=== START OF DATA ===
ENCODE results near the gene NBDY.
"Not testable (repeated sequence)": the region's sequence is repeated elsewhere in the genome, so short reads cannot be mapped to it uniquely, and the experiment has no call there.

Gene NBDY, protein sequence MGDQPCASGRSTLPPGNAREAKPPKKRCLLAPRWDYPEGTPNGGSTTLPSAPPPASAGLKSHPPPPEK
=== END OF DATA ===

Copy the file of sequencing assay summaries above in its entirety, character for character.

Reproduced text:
ENCODE results near the gene NBDY.
"Not testable (repeated sequence)": the region's sequence is repeated elsewhere in the genome, so short reads cannot be mapped to it uniquely, and the experiment has no call there.

Gene NBDY, protein sequence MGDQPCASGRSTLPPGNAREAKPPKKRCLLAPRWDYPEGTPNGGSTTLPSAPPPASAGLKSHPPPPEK